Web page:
This was only a gesture on part of the Council, which by law they were forced to make, all people paying rates were entitled to the use of a footpath. 

Needless to say this was of very little use, as no sooner had it been repaired, the horses and carts were using it, making it as bad as ever in no time at all.

This state of affairs existed for the next 30 years or more. 

During this period the few repairs to the road that were done, were carried out by local farmers and market gardeners,and even they only did the worst stretches, with any old bricks or rubble they could acquire, to make it a little easier for their own farm vehicles.

What the ratepayers think

Ratepayers who have to use the road, 23 miners at one end and seven houses and a farm at the other - agree with Mrs. Lowery (see part 1.) that it is high time someone did. something in the way of repairs.

Mr. Joseph Arundel whose modern detached house at the Carr Gate end was rated at £14 per year, was born in one of the old cottages which used to flank the road, said “Since I was a lad they have been arguing whose road it is but I have never known anyone repair it”.

During his 47 years Mr. Arundel, who manages his mothers 100 acre farm, has known these happenings in Grandstand Road.

Women losing the soles of their shoes because they have been so bogged down in the mud.

Horses used to pull out motor vehicles which have been stuck. 

Mothers with prams when visiting children in Carr Gate Fever Hospital having to be hoisted on to drays to get them over the mud and water.

Coffins having to be carried to the main road because the undertaker would not risk going down the lane. 

Mr Arundel's own daughter having to walk to the main road in her wedding dress because the taxi driver would not face the mud, even for extra pay.

The solution suggested by several residents is, if it costs too much to lay a tar macadam surface, then tip plenty of brick, rubble and stones into the potholes and cover with a rough surface of ashes.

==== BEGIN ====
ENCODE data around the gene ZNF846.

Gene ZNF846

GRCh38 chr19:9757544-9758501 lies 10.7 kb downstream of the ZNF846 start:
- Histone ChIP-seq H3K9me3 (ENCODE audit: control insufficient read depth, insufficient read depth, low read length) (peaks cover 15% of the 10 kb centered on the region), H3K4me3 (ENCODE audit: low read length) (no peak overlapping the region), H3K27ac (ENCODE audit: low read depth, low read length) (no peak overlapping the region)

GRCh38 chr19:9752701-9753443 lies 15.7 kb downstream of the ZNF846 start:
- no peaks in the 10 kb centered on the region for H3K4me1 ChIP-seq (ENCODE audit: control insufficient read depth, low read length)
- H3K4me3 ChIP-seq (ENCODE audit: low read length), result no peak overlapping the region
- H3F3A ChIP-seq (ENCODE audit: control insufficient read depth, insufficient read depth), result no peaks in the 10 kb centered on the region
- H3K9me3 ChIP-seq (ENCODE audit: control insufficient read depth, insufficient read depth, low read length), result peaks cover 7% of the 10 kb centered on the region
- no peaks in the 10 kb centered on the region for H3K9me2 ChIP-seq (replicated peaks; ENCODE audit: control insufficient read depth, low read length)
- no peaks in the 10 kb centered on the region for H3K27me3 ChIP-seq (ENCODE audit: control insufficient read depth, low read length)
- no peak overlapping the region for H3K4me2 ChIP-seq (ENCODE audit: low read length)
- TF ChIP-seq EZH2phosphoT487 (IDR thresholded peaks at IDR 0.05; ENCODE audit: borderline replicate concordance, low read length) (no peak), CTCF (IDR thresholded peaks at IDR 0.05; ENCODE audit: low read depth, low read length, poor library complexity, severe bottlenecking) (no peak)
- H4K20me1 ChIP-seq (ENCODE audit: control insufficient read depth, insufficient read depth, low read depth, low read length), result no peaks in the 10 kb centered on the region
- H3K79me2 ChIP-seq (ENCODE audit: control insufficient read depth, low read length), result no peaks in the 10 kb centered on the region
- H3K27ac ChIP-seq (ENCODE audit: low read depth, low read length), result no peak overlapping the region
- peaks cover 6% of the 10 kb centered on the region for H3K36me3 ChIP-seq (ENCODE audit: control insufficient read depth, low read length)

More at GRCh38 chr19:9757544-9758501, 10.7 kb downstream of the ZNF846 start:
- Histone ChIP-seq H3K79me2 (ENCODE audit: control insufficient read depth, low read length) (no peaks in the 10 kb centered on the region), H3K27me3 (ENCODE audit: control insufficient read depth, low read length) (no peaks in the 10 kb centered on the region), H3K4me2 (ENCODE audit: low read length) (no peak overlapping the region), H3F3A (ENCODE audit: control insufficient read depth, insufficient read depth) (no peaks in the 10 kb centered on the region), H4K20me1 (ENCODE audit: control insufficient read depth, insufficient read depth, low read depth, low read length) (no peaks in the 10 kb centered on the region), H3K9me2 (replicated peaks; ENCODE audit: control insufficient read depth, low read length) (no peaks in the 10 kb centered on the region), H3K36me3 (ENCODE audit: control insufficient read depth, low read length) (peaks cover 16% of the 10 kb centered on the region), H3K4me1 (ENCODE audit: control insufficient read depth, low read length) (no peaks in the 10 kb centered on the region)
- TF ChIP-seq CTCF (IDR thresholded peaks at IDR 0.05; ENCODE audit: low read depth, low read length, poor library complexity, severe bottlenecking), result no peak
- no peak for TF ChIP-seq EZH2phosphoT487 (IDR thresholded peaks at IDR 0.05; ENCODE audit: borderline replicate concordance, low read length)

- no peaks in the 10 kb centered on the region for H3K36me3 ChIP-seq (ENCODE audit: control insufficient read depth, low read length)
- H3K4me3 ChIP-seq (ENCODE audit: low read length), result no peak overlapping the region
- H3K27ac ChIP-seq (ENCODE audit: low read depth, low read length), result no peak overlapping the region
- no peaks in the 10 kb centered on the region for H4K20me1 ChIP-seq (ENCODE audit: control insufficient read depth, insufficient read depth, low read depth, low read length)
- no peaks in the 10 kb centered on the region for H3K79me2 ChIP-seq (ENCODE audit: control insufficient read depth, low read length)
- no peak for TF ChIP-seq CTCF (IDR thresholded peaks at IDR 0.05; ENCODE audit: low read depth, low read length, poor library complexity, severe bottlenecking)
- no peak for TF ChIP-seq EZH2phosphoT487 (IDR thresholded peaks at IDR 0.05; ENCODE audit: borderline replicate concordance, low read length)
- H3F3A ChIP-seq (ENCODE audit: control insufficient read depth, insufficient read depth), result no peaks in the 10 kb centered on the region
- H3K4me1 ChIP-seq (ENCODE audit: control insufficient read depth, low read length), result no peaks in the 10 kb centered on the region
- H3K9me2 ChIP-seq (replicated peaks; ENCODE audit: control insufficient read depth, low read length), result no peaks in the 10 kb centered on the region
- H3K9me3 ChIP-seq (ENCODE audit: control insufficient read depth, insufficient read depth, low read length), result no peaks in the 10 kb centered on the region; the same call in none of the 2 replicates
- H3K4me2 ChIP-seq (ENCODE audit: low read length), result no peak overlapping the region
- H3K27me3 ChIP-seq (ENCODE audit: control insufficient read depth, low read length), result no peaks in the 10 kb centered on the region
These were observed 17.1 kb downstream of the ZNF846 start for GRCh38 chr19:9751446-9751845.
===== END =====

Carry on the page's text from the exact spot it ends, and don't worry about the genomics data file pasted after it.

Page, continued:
That will at least enable us to walk without wellington boots and also give traffic a chance to get down  in bad weather.

A Change of Council

After the Local Government Act of 1974 Stanley U.D.C. was taken over by Wakefield Metropolitan District Council, but their attitude to Grand Stand Road and Lawns Lane remained the same as their predesessor. 

They, like Stanley U.D.C. said it was not their problem and left it to the local inhabitants, farmers and market gardeners to keep doing the repairs to the roads.

Things regarding the road surface of both Grand Stand Road and Lawns Lane are now a little better. Mr. Green, a local market gardener has come to an understanding with Wakefield M.D.C. regarding the upkeep of the surface of the roads. 

The council having now agreed to supply a quantity of road planings when needed, with Mr. Green and another" market gardener‘ Mr. Kellet, using their own tractors and trailers to fill in any potholes that may have appeared (free of charge).

All is well that ends well.

Finally in 2018 after over 200 years Grand Stand Road and Lawns Lane (apart from the top of Lingwell Gate Lane end) have been adopted by the council and resurfaced with Tarmac.

By Bernard Arundel.